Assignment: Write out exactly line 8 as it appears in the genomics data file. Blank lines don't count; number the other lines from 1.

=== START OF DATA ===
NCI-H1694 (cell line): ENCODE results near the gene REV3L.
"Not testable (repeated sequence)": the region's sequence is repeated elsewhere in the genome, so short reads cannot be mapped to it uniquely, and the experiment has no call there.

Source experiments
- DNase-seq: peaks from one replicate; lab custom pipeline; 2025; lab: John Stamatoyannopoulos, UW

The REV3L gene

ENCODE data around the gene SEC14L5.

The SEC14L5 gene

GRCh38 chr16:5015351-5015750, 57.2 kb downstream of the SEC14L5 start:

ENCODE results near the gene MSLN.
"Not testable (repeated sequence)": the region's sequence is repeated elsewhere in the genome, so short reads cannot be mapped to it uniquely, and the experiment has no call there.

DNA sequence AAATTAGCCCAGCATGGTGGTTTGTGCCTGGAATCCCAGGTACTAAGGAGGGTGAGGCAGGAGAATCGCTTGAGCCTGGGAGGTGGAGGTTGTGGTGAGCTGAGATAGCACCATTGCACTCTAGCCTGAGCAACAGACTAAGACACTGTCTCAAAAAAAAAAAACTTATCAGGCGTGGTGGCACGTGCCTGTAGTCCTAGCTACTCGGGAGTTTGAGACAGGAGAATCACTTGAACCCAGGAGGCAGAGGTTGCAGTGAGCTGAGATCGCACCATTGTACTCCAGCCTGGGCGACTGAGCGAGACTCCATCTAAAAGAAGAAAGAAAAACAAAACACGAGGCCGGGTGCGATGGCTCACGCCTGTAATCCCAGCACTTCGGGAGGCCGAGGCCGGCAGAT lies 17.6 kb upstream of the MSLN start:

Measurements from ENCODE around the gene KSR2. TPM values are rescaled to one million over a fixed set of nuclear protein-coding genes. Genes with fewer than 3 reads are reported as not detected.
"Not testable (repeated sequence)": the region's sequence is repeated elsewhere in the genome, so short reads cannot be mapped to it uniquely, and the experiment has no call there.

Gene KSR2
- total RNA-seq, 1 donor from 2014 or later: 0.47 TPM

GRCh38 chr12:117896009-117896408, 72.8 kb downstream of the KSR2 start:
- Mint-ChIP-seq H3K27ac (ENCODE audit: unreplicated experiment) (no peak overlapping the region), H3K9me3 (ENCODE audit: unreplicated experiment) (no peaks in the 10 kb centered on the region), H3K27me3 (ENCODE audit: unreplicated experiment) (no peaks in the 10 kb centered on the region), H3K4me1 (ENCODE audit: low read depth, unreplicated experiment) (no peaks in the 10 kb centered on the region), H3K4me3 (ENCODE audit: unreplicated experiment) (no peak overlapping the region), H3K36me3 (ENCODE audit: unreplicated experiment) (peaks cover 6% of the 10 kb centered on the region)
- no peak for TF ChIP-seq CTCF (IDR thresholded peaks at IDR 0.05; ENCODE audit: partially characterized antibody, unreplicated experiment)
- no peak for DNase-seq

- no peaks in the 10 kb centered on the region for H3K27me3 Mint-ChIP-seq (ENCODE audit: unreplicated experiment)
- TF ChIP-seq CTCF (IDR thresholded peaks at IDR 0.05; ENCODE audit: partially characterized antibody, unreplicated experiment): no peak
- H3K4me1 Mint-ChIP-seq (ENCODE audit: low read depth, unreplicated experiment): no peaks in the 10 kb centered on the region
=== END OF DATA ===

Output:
GRCh38 chr16:5015351-5015750, 57.2 kb downstream of the SEC14L5 start: